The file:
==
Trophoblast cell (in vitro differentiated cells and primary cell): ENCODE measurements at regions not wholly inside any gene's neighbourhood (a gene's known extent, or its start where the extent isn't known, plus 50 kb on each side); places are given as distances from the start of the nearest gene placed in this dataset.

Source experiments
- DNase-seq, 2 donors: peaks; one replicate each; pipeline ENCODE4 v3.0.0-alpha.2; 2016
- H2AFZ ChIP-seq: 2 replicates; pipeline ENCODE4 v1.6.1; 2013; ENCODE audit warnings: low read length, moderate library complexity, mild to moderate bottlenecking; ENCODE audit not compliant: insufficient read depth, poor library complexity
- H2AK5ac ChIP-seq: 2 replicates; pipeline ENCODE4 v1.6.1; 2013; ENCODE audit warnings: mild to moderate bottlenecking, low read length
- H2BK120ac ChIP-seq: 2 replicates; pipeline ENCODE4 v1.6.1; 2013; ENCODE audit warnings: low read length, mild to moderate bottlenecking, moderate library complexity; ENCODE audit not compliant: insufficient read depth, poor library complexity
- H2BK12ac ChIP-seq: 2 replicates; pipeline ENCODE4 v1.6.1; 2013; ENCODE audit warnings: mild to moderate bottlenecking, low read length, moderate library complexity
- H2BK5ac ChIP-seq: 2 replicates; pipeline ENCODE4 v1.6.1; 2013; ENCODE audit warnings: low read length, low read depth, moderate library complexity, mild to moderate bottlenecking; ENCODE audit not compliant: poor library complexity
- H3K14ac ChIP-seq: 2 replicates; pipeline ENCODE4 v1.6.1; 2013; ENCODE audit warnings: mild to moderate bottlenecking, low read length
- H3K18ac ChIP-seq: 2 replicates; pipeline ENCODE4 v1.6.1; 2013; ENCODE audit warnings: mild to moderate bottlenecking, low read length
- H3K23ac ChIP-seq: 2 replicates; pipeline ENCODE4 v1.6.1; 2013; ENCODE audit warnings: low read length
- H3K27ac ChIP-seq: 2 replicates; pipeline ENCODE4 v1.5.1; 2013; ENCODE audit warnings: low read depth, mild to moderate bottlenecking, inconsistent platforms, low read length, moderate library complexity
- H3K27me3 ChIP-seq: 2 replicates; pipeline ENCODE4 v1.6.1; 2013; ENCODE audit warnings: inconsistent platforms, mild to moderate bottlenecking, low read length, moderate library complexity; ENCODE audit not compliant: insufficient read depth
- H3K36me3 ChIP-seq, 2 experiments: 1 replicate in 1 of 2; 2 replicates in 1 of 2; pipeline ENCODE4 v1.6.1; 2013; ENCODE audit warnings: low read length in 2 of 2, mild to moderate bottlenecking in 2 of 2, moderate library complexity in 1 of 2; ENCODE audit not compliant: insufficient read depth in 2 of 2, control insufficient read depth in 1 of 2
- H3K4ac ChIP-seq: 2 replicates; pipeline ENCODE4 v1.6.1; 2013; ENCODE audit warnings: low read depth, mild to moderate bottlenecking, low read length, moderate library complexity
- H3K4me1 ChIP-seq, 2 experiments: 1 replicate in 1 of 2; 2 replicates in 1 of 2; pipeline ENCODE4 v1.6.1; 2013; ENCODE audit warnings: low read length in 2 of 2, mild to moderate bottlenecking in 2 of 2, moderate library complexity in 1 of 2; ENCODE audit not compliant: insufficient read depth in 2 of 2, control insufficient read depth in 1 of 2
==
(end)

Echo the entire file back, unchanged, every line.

Trophoblast cell (in vitro differentiated cells and primary cell): ENCODE measurements at regions not wholly inside any gene's neighbourhood (a gene's known extent, or its start where the extent isn't known, plus 50 kb on each side); places are given as distances from the start of the nearest gene placed in this dataset.

Source experiments
- DNase-seq, 2 donors: peaks; one replicate each; pipeline ENCODE4 v3.0.0-alpha.2; 2016
- H2AFZ ChIP-seq: 2 replicates; pipeline ENCODE4 v1.6.1; 2013; ENCODE audit warnings: low read length, moderate library complexity, mild to moderate bottlenecking; ENCODE audit not compliant: insufficient read depth, poor library complexity
- H2AK5ac ChIP-seq: 2 replicates; pipeline ENCODE4 v1.6.1; 2013; ENCODE audit warnings: mild to moderate bottlenecking, low read length
- H2BK120ac ChIP-seq: 2 replicates; pipeline ENCODE4 v1.6.1; 2013; ENCODE audit warnings: low read length, mild to moderate bottlenecking, moderate library complexity; ENCODE audit not compliant: insufficient read depth, poor library complexity
- H2BK12ac ChIP-seq: 2 replicates; pipeline ENCODE4 v1.6.1; 2013; ENCODE audit warnings: mild to moderate bottlenecking, low read length, moderate library complexity
- H2BK5ac ChIP-seq: 2 replicates; pipeline ENCODE4 v1.6.1; 2013; ENCODE audit warnings: low read length, low read depth, moderate library complexity, mild to moderate bottlenecking; ENCODE audit not compliant: poor library complexity
- H3K14ac ChIP-seq: 2 replicates; pipeline ENCODE4 v1.6.1; 2013; ENCODE audit warnings: mild to moderate bottlenecking, low read length
- H3K18ac ChIP-seq: 2 replicates; pipeline ENCODE4 v1.6.1; 2013; ENCODE audit warnings: mild to moderate bottlenecking, low read length
- H3K23ac ChIP-seq: 2 replicates; pipeline ENCODE4 v1.6.1; 2013; ENCODE audit warnings: low read length
- H3K27ac ChIP-seq: 2 replicates; pipeline ENCODE4 v1.5.1; 2013; ENCODE audit warnings: low read depth, mild to moderate bottlenecking, inconsistent platforms, low read length, moderate library complexity
- H3K27me3 ChIP-seq: 2 replicates; pipeline ENCODE4 v1.6.1; 2013; ENCODE audit warnings: inconsistent platforms, mild to moderate bottlenecking, low read length, moderate library complexity; ENCODE audit not compliant: insufficient read depth
- H3K36me3 ChIP-seq, 2 experiments: 1 replicate in 1 of 2; 2 replicates in 1 of 2; pipeline ENCODE4 v1.6.1; 2013; ENCODE audit warnings: low read length in 2 of 2, mild to moderate bottlenecking in 2 of 2, moderate library complexity in 1 of 2; ENCODE audit not compliant: insufficient read depth in 2 of 2, control insufficient read depth in 1 of 2
- H3K4ac ChIP-seq: 2 replicates; pipeline ENCODE4 v1.6.1; 2013; ENCODE audit warnings: low read depth, mild to moderate bottlenecking, low read length, moderate library complexity
- H3K4me1 ChIP-seq, 2 experiments: 1 replicate in 1 of 2; 2 replicates in 1 of 2; pipeline ENCODE4 v1.6.1; 2013; ENCODE audit warnings: low read length in 2 of 2, mild to moderate bottlenecking in 2 of 2, moderate library complexity in 1 of 2; ENCODE audit not compliant: insufficient read depth in 2 of 2, control insufficient read depth in 1 of 2